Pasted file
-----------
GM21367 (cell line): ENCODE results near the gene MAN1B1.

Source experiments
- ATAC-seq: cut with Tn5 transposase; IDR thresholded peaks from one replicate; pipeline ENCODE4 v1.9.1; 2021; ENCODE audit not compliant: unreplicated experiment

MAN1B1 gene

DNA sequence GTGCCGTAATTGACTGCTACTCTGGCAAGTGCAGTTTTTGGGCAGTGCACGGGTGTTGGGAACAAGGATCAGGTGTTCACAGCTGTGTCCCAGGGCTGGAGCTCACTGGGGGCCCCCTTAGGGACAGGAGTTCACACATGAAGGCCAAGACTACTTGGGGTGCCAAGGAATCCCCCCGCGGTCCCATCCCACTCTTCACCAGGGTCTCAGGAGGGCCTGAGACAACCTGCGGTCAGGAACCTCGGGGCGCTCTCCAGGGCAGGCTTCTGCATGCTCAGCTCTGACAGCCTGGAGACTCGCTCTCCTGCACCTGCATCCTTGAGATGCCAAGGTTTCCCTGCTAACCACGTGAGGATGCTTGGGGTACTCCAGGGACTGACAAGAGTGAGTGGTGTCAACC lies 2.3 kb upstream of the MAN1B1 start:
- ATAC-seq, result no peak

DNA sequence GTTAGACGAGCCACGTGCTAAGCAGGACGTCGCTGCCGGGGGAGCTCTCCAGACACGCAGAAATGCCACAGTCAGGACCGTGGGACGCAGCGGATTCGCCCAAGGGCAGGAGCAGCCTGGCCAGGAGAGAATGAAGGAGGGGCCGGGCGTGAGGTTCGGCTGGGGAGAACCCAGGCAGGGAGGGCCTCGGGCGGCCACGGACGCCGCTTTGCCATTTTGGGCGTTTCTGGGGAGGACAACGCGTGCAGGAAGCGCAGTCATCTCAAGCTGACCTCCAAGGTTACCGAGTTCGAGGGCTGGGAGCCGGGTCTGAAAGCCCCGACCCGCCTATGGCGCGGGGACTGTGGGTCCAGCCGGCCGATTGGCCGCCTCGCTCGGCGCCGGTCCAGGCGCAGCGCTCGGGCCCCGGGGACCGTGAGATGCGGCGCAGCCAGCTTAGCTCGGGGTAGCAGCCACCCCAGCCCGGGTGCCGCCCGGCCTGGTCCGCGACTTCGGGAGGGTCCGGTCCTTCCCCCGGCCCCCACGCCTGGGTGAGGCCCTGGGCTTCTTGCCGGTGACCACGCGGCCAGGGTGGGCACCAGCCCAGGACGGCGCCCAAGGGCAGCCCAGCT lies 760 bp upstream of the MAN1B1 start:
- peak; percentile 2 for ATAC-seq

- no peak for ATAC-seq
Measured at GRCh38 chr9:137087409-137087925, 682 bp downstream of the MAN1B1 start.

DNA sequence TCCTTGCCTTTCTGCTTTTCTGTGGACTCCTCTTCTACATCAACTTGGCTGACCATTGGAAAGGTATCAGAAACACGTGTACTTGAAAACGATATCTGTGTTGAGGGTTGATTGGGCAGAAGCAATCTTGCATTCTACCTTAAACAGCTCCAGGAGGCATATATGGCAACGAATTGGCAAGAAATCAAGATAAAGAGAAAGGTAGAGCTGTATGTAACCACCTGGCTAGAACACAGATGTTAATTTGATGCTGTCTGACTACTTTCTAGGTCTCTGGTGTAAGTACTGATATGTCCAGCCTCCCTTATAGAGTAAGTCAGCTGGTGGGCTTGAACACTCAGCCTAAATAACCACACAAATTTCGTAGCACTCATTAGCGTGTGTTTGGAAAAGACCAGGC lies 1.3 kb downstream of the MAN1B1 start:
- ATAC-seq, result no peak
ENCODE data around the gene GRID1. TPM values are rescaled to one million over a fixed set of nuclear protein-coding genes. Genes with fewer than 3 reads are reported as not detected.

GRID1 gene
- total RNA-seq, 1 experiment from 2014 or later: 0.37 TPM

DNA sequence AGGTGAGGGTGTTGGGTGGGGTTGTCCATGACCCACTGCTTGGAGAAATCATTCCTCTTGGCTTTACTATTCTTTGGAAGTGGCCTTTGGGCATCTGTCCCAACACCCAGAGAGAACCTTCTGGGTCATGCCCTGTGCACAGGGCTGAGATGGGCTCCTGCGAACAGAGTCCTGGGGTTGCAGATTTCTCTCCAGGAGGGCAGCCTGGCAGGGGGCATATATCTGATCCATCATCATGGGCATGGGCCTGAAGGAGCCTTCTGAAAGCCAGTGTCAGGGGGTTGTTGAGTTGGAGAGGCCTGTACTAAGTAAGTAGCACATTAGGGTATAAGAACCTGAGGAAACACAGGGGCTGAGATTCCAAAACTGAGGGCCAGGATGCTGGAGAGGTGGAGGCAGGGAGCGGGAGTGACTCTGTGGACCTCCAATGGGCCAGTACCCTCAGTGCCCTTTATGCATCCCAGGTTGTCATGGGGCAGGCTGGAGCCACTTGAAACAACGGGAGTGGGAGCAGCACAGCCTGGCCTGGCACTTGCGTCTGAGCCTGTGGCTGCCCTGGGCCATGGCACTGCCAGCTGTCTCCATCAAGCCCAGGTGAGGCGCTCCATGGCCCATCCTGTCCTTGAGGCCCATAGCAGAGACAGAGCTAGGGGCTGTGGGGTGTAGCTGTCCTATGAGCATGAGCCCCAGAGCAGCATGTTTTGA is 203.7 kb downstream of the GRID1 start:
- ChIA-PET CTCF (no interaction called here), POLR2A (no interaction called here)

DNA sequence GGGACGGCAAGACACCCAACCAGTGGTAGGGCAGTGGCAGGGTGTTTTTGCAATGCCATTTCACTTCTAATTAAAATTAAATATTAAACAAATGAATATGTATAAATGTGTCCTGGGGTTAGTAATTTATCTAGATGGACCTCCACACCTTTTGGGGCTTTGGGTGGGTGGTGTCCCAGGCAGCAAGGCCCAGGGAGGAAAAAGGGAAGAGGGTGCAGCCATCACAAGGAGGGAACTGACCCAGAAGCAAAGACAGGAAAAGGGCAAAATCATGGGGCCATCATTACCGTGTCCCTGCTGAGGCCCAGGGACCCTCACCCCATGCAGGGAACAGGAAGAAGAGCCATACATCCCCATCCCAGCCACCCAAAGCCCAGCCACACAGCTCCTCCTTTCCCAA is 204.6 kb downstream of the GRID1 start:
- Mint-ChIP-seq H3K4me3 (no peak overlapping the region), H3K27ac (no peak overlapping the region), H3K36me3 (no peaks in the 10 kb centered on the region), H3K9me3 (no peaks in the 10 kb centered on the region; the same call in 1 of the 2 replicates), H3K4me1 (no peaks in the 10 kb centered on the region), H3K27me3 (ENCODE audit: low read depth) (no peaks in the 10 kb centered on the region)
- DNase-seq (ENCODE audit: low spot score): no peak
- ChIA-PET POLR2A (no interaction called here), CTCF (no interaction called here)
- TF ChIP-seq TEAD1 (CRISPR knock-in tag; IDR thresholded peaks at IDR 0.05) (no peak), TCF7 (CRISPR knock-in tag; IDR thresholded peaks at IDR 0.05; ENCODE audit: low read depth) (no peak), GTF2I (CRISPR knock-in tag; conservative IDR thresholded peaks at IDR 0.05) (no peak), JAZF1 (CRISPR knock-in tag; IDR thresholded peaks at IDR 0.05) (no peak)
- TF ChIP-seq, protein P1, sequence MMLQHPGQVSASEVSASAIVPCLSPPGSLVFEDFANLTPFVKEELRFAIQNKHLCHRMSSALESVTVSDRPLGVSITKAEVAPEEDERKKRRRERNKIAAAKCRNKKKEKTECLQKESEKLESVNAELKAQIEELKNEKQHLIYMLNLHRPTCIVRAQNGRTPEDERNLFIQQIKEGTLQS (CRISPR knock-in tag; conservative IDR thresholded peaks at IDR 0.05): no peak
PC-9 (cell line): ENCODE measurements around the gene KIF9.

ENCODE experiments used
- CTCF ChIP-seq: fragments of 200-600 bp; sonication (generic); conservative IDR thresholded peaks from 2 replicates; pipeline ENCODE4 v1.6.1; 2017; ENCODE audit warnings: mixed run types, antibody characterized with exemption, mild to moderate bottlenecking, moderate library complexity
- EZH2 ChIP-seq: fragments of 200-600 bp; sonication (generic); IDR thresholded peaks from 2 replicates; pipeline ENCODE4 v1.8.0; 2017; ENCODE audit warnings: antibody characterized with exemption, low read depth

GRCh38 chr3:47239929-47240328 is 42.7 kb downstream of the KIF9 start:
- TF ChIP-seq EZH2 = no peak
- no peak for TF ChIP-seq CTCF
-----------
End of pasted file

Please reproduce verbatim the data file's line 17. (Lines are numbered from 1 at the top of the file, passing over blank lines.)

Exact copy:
- ChIA-PET CTCF (no interaction called here), POLR2A (no interaction called here)